Clinical

Phyllis Ying, MD Phyllis Ying, MD (5 Posts)

Resident Physician Columnist

Family Medicine residency in the Pacific Northwest


Phyllis Ying is a first-year Family Medicine resident. She lives in the beautiful Pacific Northwest and enjoys scrapbooking, reading, and running outside. She has been a part of the in-Training and in-House family for 4 years.

Family Doc Diary

Join me as I reflect on the challenges and joys of being a family medicine resident physician through the pages of my personal journal.




Reproductive Rights of Incarcerated Women

The recent confirmation of Brett Kavanaugh to the United States Supreme Court raises concern about the future of reproductive health, particularly access to abortion and affordable contraception. Although his impact on reproductive rights is to be determined, those who will be disproportionately impacted by further compromise of reproductive rights will always be the most vulnerable women among us. This includes the uninsured, poor, and incarcerated.

Ugly

The baby’s hat is bright orange, knit with vertical ribbing to mimic a pumpkin’s ridges, and topped with a tiny green stem. The cheeks below it bulge in perfect crescents. I turn to the mother to ask if she made the hat herself. Her eyes don’t leave the muted cartoons bouncing across the television screen as she mumbles, “The nurse or someone gave it to her.”

How Physicians Can Fight Mass Incarceration: Focusing On The Youth

A quiet, frail, emaciated gentleman in his 60s who was dying of cancer. What made him different was that he was shackled to the bed, one arm and one leg bound to the bed of a barren room, lit only by the pale blue light from the window that cast the silhouette of bars on the floor. This was the prison unit.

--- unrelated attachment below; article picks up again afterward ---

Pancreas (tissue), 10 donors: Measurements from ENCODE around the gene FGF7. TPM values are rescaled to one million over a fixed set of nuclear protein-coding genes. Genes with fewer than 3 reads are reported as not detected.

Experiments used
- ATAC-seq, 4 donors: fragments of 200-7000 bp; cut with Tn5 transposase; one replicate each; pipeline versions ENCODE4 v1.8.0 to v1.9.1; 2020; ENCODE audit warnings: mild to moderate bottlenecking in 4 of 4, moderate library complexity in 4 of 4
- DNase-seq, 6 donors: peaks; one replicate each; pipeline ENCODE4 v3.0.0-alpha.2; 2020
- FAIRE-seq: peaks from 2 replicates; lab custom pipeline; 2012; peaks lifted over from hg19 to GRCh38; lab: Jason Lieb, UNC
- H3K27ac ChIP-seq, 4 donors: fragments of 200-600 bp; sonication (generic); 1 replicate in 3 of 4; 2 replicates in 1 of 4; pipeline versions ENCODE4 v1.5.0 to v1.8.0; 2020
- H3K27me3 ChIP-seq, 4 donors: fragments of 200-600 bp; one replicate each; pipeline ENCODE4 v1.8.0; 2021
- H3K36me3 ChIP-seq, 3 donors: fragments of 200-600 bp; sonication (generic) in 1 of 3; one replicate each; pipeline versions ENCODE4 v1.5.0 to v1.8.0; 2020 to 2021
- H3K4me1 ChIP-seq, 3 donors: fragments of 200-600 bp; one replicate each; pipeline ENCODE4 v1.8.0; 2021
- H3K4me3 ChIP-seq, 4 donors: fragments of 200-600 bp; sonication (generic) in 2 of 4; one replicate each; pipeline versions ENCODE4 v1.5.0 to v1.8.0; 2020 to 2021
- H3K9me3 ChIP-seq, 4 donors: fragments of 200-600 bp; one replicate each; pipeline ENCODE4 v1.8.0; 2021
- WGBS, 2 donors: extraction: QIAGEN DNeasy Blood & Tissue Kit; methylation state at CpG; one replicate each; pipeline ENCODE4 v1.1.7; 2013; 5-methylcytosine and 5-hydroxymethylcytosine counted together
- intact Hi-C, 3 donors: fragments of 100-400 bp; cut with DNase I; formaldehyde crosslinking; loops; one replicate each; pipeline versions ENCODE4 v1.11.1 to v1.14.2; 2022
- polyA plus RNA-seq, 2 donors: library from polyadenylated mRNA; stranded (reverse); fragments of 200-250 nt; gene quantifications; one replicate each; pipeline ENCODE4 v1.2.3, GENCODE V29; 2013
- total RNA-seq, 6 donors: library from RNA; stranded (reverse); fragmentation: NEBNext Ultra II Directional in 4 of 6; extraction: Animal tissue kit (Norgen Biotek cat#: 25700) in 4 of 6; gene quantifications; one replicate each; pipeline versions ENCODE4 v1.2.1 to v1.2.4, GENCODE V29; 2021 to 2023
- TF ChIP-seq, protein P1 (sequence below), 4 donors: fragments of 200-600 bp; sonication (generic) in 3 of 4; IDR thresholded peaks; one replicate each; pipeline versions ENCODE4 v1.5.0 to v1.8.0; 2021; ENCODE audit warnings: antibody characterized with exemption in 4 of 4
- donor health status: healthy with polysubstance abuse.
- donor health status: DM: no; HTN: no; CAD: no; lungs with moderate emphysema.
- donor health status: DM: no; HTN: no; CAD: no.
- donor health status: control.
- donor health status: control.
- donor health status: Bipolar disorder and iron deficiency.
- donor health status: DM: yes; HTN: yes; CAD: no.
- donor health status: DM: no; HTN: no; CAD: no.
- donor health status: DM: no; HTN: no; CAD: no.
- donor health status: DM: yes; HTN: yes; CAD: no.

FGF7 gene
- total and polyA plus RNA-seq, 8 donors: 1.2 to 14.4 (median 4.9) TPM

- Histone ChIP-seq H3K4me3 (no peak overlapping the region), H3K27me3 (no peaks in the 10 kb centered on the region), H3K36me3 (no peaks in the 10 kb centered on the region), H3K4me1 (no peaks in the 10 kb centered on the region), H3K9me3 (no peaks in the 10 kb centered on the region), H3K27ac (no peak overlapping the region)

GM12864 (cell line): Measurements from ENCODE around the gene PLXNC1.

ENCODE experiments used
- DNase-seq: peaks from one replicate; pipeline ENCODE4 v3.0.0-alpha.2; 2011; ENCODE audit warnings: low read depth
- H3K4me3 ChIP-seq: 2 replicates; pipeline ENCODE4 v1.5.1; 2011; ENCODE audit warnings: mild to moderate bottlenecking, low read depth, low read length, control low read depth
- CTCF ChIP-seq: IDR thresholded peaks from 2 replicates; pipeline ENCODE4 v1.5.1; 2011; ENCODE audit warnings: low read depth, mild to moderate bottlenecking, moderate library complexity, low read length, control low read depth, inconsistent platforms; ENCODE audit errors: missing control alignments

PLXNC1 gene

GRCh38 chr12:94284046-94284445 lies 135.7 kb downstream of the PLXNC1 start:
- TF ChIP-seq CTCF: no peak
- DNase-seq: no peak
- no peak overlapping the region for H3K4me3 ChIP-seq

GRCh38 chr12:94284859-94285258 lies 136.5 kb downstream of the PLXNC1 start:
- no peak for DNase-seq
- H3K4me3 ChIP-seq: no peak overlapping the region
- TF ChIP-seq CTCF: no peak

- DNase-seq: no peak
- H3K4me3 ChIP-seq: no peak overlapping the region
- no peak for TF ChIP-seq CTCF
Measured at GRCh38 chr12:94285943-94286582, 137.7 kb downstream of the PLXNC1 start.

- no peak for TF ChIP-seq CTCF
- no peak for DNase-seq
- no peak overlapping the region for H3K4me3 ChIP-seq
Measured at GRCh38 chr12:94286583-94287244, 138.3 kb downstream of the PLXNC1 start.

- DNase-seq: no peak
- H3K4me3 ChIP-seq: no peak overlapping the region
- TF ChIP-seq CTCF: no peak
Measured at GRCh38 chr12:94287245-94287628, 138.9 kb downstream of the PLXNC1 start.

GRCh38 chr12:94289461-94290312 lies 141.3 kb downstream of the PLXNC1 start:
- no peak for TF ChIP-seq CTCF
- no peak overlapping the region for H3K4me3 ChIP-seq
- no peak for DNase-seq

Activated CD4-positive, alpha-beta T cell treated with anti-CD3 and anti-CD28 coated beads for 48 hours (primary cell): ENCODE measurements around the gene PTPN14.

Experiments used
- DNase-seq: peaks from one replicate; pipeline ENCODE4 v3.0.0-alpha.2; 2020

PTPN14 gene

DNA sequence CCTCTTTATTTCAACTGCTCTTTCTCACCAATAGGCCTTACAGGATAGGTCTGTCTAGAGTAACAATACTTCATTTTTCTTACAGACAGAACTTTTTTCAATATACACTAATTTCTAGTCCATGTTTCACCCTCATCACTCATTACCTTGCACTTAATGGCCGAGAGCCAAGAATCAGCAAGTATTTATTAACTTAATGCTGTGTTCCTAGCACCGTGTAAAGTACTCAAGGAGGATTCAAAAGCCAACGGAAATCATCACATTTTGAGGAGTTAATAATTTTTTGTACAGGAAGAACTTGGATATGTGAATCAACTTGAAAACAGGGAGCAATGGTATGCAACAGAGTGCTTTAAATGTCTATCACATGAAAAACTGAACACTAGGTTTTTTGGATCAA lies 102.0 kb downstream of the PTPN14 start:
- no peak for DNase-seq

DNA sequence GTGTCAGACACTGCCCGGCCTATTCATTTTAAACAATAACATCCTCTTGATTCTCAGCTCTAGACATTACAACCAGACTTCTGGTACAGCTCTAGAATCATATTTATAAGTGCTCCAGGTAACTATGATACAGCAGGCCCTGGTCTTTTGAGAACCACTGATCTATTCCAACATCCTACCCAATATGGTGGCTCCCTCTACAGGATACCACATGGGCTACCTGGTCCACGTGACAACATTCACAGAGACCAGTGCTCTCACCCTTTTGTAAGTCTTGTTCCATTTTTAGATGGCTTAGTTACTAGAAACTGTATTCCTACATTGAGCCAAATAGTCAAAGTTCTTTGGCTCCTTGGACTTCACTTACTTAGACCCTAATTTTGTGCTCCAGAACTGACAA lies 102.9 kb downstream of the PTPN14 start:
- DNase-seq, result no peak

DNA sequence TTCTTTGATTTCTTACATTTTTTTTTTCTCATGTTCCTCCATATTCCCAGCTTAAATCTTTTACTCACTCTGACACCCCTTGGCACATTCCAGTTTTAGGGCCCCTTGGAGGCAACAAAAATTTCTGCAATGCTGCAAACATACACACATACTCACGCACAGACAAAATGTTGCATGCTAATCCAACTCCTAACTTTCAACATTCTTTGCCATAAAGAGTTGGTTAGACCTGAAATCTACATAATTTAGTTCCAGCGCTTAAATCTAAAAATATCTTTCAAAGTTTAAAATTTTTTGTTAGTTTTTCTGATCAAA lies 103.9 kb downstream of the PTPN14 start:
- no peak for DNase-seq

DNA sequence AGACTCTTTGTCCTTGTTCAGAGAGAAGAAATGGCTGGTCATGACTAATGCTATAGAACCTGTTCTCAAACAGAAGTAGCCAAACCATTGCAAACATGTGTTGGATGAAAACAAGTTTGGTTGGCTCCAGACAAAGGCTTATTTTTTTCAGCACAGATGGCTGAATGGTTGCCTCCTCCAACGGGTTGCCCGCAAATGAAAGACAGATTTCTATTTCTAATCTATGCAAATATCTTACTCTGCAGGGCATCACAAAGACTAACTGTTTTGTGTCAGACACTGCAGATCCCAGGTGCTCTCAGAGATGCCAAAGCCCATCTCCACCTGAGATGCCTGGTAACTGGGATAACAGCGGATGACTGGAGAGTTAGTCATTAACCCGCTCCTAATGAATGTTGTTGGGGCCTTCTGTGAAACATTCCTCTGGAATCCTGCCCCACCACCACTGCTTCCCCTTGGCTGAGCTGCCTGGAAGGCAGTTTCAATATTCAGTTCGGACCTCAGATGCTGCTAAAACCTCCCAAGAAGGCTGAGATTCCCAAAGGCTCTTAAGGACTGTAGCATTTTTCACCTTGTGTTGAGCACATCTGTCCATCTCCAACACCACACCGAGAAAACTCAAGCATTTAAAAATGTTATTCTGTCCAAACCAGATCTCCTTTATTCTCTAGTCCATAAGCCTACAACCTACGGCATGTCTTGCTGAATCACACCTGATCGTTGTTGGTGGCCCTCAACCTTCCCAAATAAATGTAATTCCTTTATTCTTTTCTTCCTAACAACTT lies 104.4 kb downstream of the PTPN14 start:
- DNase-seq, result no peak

We’re Ignoring a Key Factor in the Opioid Epidemic

In order for the country to make meaningful progress in tackling the opioid epidemic, we need a cultural shift in the way patients and providers think about pain.

Pharmaceutical companies and physicians are being demonized for their manufacturing and dispensing of opioid analgesics. Money-hungry executives from Big Pharma caused the crisis by brainwashing doctors to prescribe these medications left and right. Greedy doctors want patients dependent upon them for years, ensuring a steady stream of paying patients in their waiting room. Drugs drive the market. Drugs lead to big profits for everyone involved. The more drugs, the better.

Juliana Romano, MD Juliana Romano, MD (1 Posts)

Resident Physician Contributing Writer

New York Presbyterian Hospital/ Weill Cornell Medical Center


Juliana Romano is a current PGY-1 Pediatrics Resident at New York-Presbyterian / Weill Cornell Medical Center. She graduated with her Bachelor of Science degree from Villanova University in 2013, followed by her Doctor of Medicine degree from Rutgers Robert Wood Johnson Medical School in 2017. She is interested in pursuing a career in pediatric hematology/oncology and palliative medicine.